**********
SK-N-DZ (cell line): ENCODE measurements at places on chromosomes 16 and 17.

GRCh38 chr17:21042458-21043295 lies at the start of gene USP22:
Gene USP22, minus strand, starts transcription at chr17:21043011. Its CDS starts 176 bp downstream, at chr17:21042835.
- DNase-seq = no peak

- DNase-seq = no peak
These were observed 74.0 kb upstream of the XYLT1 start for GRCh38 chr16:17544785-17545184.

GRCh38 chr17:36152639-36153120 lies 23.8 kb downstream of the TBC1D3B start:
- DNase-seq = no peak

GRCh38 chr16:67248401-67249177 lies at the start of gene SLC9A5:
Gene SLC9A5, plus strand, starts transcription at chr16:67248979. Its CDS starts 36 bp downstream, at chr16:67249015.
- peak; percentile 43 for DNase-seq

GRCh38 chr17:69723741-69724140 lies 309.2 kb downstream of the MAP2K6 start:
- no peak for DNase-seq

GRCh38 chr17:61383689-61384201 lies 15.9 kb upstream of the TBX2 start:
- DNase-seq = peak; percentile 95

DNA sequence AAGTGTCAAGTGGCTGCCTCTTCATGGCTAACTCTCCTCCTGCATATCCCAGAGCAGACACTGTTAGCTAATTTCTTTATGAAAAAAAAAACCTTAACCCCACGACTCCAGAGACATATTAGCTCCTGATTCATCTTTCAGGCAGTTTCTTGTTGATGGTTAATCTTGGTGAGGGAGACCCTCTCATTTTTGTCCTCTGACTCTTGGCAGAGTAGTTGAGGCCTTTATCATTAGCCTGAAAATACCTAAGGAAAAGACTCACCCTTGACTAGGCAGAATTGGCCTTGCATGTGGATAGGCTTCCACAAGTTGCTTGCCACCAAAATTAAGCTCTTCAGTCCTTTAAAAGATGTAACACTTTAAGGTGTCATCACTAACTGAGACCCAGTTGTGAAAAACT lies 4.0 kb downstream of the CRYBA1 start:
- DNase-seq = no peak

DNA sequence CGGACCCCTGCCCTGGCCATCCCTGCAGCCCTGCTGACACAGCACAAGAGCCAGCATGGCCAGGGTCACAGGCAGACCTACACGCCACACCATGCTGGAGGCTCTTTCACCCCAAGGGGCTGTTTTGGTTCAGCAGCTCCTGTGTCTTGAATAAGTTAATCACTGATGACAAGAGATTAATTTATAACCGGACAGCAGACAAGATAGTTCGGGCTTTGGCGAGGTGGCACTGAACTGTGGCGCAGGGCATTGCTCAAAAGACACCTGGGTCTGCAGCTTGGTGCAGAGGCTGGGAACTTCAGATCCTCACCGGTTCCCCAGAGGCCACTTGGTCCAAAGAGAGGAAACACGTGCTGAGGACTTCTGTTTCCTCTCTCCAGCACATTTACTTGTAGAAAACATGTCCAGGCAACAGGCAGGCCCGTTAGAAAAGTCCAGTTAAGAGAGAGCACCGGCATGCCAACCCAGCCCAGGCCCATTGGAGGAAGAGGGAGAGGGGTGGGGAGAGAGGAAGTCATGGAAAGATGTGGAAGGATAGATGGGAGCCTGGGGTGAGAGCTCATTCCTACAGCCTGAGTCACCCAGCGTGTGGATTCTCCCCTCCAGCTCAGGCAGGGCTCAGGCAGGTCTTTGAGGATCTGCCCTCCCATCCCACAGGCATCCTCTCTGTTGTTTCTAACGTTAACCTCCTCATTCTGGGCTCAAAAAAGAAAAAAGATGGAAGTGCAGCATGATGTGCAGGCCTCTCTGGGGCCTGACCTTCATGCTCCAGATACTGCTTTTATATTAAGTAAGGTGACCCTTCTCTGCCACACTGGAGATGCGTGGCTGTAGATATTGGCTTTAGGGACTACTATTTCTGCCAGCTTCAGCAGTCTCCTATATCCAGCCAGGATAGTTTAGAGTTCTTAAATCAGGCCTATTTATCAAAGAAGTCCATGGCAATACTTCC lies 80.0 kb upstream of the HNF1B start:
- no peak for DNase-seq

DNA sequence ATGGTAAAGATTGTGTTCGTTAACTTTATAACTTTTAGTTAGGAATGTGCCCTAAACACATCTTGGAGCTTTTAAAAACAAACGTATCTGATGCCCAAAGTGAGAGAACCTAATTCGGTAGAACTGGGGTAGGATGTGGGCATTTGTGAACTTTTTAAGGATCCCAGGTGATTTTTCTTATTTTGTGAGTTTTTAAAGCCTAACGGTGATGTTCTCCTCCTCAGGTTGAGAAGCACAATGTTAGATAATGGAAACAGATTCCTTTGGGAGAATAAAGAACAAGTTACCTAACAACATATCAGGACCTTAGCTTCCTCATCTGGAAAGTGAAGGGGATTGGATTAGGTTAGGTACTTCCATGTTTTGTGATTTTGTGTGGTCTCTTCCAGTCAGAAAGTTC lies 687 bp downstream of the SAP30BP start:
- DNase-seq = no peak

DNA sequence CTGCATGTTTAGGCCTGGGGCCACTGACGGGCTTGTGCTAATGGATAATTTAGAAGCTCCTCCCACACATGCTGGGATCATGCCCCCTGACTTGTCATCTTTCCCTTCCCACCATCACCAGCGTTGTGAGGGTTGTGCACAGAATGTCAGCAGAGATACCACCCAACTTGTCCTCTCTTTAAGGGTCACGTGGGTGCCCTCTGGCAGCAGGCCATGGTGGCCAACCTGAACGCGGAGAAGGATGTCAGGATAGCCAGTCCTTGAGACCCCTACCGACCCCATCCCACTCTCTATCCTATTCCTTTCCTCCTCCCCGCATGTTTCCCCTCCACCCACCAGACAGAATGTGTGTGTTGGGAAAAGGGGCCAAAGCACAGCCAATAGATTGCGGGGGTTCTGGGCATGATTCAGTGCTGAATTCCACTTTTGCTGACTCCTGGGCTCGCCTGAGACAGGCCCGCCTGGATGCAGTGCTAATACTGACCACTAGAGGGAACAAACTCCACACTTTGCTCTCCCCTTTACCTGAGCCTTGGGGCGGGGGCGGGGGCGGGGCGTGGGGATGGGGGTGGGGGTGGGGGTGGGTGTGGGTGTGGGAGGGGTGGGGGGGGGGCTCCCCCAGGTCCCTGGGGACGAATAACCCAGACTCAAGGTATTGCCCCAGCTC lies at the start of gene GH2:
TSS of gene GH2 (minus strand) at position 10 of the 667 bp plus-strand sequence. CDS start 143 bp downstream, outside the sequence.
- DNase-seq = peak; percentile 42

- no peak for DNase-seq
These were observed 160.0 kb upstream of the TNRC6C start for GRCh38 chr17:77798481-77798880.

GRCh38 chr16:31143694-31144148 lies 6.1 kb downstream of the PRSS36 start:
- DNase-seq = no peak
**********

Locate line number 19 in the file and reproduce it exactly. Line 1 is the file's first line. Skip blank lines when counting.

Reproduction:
- no peak for DNase-seq